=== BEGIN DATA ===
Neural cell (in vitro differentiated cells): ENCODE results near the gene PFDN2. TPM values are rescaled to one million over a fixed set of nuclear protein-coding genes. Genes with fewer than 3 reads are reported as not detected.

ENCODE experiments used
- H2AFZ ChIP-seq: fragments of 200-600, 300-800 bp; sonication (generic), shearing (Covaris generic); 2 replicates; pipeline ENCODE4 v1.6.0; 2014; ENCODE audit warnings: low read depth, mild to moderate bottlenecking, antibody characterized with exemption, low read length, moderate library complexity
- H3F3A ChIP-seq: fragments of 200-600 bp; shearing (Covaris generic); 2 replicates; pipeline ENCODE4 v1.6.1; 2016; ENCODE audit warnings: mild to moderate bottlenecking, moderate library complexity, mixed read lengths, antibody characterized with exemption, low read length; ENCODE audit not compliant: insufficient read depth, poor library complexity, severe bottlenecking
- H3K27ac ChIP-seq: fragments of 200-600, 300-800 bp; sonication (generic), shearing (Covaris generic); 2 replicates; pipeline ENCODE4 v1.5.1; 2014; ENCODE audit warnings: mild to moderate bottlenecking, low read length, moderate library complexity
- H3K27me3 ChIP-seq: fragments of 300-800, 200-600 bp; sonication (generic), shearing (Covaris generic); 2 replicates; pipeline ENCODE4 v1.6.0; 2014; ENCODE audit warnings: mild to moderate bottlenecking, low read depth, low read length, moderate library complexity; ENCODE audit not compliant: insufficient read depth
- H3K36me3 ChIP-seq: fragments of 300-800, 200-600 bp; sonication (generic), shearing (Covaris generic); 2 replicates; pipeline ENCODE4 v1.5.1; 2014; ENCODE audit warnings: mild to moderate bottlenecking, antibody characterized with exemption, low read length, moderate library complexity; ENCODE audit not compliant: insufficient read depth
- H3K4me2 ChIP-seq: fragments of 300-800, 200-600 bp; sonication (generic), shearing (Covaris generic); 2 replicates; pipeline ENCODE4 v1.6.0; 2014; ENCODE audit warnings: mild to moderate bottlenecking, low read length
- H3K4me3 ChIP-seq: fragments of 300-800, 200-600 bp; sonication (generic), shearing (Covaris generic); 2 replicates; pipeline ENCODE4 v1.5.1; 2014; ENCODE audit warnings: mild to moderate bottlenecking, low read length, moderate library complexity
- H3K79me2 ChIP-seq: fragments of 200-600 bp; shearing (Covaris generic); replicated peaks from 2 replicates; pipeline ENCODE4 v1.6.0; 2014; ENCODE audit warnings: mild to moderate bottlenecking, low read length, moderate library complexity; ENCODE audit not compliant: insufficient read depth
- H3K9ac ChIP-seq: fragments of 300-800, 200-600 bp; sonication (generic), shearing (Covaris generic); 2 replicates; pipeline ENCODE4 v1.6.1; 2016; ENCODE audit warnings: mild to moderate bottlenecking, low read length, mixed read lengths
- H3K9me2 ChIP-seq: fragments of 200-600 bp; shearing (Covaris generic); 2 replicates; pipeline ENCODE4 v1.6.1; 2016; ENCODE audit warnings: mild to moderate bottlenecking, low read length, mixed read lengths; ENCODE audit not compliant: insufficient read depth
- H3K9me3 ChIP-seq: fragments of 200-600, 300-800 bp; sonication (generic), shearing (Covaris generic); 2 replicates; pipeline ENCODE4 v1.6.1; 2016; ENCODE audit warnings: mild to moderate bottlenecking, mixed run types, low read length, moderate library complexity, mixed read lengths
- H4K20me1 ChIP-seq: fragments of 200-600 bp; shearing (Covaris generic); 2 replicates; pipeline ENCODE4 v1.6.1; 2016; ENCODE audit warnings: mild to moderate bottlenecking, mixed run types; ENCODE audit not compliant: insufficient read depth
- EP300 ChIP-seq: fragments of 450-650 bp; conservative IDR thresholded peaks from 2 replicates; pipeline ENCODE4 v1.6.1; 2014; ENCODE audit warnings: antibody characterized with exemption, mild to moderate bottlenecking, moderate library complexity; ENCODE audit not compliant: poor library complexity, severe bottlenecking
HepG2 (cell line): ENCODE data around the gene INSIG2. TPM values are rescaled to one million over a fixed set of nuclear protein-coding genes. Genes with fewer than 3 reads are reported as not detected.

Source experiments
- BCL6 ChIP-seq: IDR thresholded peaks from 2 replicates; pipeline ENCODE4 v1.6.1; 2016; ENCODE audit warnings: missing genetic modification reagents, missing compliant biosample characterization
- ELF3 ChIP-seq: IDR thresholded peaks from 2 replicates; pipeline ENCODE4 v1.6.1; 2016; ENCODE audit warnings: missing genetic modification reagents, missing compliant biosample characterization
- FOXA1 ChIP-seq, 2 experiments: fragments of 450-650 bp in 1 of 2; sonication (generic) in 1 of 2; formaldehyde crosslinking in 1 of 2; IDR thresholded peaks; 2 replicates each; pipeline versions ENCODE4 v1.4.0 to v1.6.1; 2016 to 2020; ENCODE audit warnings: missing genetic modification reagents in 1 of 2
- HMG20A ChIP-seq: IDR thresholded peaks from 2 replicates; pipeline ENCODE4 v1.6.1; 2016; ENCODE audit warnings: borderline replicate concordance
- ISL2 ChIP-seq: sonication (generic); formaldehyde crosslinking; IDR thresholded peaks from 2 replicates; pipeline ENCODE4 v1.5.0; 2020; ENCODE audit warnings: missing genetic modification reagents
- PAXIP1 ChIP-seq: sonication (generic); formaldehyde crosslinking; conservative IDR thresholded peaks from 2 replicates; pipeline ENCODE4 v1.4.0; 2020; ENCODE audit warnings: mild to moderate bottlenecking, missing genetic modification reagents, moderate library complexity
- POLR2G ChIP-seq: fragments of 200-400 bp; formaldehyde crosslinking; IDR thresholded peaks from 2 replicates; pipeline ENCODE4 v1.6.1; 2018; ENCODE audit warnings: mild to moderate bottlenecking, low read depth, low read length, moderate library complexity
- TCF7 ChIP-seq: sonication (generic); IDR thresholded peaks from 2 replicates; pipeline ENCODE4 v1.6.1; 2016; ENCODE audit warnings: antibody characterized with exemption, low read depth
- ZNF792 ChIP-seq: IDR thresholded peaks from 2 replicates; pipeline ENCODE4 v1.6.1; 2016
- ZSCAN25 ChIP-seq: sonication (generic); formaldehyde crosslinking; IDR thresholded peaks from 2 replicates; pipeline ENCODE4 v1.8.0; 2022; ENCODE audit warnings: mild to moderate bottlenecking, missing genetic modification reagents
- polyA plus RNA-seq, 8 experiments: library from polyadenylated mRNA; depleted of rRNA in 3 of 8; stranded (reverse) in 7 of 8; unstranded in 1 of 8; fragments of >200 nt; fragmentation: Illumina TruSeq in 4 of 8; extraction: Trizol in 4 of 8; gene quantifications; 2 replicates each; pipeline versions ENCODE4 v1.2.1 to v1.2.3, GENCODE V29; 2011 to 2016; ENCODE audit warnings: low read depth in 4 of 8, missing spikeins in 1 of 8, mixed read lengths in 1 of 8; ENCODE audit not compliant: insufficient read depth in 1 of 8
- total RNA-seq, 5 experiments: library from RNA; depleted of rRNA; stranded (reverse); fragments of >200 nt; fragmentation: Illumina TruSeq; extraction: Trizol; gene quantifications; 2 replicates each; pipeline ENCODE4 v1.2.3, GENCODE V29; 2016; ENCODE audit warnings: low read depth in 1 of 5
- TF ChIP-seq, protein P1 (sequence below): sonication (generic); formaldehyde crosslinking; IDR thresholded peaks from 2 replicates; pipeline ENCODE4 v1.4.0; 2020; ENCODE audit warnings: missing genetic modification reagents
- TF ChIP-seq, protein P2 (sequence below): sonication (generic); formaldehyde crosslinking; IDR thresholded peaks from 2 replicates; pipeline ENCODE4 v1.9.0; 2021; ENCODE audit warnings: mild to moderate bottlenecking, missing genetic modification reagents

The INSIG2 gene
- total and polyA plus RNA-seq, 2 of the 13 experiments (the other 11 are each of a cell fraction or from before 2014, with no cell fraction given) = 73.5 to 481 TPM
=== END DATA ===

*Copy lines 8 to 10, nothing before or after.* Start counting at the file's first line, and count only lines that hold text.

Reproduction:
- H3K4me2 ChIP-seq: fragments of 300-800, 200-600 bp; sonication (generic), shearing (Covaris generic); 2 replicates; pipeline ENCODE4 v1.6.0; 2014; ENCODE audit warnings: mild to moderate bottlenecking, low read length
- H3K4me3 ChIP-seq: fragments of 300-800, 200-600 bp; sonication (generic), shearing (Covaris generic); 2 replicates; pipeline ENCODE4 v1.5.1; 2014; ENCODE audit warnings: mild to moderate bottlenecking, low read length, moderate library complexity
- H3K79me2 ChIP-seq: fragments of 200-600 bp; shearing (Covaris generic); replicated peaks from 2 replicates; pipeline ENCODE4 v1.6.0; 2014; ENCODE audit warnings: mild to moderate bottlenecking, low read length, moderate library complexity; ENCODE audit not compliant: insufficient read depth